Digital Discipleship: Transforming Ministry Through Technology


As I read Tim Elmore’s blog post “Technology is not the enemy as long as we redeem it” I resonated with a comment he made…

Technology isn’t going away—so we’re going to have to find ways to redeem it.

So, let’s ask the question – What skill sets of our youth can we develop so that they become digital disciples who meaningfully share faith with their technology skills?

I’d love to hear your thoughts and suggestions on how to redeem technology.  Here are suggestions that I offer you to begin the conversation.

  • For Kinder thru Grade 3: At the beginning of the year, invite your parents to follow the @SaintOfTheDay Twitter account. Encourage your students, at least once during the week, to ask their parents, what the saint of the day is and to have their parents share the story of the saint with their son or daughter.  Why do this?  Children will observe their parents finding online information that they will be able to share with them and share what they learn that day with their child.
  • Grades 4 – 6: Using your iPhone or Tablet, go to @SaintOfTheDay and read the saint reflection for the day.  Invite your students to write a Tweet message (Refer to – What is a Twitter Tweet?) which will share what they learned about the saint of the day.  A Tweet example – April 24 who is the saint nicknamed the “poor man’s lawyer”? (Note: This tweet is only 60 characters).
  • Grades 7 & 8: Form teams and assign each team to a designated week of the class sessions. Invite the teams to review the @SaintOfTheDay tweets that are available during that week.  Ask the students to write one or two tweets that will communicate what they have learned about a few of the saints from that week. To be in a form where fellow students will reply with the saints name.

For example – Week of April 19-25: (Tweet #1) He was a theologian, archbishop and opposed the slave trade – Who is he? (72 characters) and (Tweet #2) Once buried in Gniezno cathedral (Poland) his relics were moved to St. Vitus Cathedral in Prague. Who is he? (108 characters)

Answer #1 – St. Anselm; Answer #2 – St. Adalbert of Prague

How are you considering bringing your children and families to become a digital disciple?

Comments on: "How can WE REDEEM Technology?" (2)

  1. Hello, Caroline. Thanks for inviting responses. I hope that you are doing well. I appreciate your tag line — Transforming Ministry Through Technology — on your cyberpilgrim blog. I recoiled however when I read the question: How Can WE REDEEM Technology? The term harness is another metaphor that got used. Apparently Tim Elmore and you (?) have a different take on redemption and the empirical world than I do.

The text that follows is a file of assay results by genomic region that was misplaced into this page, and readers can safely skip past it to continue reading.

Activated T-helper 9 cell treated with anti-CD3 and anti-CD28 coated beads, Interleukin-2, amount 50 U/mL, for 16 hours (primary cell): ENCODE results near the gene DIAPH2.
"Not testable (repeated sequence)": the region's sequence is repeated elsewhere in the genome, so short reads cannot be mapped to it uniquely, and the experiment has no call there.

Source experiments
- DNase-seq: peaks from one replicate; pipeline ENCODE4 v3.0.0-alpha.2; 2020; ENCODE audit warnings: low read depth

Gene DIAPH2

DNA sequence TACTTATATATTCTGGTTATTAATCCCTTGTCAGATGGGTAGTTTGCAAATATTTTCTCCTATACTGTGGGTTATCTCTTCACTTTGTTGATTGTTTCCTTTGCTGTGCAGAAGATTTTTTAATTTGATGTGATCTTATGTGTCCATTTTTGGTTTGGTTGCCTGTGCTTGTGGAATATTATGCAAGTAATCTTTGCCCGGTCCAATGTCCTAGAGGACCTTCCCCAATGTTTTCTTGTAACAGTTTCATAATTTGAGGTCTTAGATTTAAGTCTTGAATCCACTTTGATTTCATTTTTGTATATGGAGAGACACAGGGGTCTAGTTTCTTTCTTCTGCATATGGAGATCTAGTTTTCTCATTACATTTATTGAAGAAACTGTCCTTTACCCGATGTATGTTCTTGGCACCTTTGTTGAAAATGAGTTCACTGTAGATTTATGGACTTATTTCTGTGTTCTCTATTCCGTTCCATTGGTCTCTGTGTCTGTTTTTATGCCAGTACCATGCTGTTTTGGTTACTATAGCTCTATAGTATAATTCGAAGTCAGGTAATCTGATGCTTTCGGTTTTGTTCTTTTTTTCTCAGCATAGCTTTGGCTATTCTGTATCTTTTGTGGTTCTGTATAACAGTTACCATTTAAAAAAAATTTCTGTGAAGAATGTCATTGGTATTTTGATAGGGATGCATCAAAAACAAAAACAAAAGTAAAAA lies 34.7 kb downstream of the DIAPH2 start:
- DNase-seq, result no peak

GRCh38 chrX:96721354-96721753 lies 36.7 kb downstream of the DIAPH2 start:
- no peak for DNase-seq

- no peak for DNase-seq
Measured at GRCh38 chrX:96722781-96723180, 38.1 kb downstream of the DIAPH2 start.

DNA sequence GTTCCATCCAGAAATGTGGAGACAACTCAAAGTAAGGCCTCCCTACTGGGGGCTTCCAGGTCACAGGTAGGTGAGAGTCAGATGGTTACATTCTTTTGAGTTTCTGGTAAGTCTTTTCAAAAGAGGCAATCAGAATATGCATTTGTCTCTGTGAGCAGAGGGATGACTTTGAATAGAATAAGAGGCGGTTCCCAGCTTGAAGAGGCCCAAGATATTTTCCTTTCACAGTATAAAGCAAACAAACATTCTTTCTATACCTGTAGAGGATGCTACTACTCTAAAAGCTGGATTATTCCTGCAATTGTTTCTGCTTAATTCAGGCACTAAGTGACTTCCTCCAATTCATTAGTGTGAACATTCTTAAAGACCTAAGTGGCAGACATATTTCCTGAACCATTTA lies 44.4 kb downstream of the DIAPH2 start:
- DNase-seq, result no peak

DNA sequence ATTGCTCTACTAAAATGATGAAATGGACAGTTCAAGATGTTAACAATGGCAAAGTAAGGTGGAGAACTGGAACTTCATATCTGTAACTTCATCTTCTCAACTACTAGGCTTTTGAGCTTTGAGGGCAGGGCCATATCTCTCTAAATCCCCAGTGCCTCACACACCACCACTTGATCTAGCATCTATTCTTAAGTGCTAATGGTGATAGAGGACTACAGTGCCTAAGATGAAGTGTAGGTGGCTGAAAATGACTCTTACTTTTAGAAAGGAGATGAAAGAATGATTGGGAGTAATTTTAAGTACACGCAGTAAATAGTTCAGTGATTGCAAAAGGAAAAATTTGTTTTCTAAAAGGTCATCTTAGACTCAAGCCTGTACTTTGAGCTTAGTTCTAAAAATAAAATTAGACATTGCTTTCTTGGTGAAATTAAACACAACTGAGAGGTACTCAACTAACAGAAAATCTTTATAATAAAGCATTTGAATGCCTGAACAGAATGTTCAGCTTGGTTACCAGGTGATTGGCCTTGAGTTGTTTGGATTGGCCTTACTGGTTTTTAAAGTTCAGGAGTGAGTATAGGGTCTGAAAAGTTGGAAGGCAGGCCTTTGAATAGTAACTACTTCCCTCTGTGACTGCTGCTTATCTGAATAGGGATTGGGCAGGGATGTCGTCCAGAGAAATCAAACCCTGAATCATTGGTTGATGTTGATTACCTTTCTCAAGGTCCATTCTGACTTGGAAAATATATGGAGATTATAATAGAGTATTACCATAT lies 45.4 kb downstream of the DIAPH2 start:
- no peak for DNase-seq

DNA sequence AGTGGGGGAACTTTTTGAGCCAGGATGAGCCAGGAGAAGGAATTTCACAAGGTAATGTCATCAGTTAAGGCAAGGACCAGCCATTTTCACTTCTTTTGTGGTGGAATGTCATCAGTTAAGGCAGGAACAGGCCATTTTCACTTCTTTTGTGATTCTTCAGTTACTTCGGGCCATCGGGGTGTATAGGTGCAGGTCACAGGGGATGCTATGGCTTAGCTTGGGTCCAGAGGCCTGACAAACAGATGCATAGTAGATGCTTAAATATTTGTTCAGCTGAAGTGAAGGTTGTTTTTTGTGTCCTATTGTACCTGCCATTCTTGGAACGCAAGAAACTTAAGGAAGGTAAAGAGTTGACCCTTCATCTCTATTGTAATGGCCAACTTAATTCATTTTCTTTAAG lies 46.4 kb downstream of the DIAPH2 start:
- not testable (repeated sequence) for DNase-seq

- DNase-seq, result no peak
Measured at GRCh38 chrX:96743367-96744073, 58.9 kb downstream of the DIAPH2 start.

I can see the wisdom in the saying (by Mr. Elmore) ‘instead of simply communicating that some technology is “evil,” we (should) we find ways to use it for positive outcomes?’ But using media tools, cyberspace, and various forms of electronic communication via acceptable, educative, media literate methods (i.e., enlightening, valuing, transformational ways) does not equal redeeming them. It is a reality for which I have advocated ever since I first wrote for publication about modern music back in the day, around 1978. This train of argument could quickly get way too far into some philosophical and/or theological forestry. Let me say just say that when it comes to redemption, I believe we can basically relax. That work had been done by God. Redemptive grace permeates the here and now; it’s not a state of something yet to come, a reward to be realized later. So what’s a substitute term? About modern social media, I would adopt (and have utilized) words such as employ them, integrate them usefully, teach them to empower . . . , see/use them as subversive re: unholy forms of thought/expression. And so it goes.

    Thanks for lettting me get in on this.

    • Hi Butch, I’ve been traveling since May 2nd and often without a good Internet connection. So, I’m just catching up now. I simply do not share the same hesitation as yourself to use the word “redeem” in this article. For me “redeem” is a term that…

      Redeem comes from the French rédimer, which means “to deliver,” and which in turn comes from the Latin for “buy back.” In Christianity you can be redeemed by renouncing your sins. Classic heroes fail and then redeem themselves with valiant acts. But redeem doesn’t have to be religious or moral. When you turn in a glass bottle for recycling, you redeem it, just as you redeem your coupon for 20% off your next hamburger.

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